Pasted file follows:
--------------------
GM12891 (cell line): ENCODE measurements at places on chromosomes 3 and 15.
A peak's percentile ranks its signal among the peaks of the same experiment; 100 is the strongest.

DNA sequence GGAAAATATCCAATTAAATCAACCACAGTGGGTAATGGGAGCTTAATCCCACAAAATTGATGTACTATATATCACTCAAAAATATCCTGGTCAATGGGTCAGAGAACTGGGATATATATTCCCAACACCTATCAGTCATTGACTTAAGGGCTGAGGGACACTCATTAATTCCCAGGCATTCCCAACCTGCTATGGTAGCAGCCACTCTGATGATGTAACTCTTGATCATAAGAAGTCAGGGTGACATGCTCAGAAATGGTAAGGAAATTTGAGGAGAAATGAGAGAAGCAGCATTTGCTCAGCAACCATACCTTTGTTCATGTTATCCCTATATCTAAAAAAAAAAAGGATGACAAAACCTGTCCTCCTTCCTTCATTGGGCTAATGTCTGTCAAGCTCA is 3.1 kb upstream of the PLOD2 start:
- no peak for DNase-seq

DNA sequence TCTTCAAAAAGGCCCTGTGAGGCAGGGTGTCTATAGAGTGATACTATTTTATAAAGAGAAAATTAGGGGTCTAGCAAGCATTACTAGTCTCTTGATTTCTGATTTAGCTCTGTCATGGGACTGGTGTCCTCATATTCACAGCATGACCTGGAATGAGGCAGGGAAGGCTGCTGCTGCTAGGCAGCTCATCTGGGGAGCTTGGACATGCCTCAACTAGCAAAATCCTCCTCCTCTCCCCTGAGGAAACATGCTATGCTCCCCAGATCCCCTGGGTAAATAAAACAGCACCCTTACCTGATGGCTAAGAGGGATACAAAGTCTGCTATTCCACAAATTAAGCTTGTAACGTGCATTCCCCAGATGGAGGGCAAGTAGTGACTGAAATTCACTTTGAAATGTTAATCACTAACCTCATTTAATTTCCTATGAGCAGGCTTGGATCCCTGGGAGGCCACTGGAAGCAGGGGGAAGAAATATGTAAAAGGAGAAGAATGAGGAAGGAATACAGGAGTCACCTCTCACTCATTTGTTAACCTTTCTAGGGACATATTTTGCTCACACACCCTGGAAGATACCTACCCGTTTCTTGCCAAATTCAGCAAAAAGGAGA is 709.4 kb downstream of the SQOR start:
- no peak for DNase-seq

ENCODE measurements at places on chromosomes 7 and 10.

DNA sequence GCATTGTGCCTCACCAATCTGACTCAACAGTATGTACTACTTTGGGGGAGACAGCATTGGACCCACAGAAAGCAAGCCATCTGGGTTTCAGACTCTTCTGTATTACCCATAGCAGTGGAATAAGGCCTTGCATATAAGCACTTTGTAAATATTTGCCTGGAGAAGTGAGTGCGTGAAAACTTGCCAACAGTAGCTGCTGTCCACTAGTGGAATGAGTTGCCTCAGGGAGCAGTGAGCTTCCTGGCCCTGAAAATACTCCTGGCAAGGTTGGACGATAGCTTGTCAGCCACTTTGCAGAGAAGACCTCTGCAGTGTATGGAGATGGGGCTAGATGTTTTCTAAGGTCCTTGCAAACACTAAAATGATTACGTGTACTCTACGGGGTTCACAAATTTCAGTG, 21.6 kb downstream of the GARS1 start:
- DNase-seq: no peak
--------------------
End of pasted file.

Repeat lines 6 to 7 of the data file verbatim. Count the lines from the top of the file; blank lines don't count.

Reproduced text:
- no peak for DNase-seq

ENCODE measurements at places on chromosomes 7 and 10.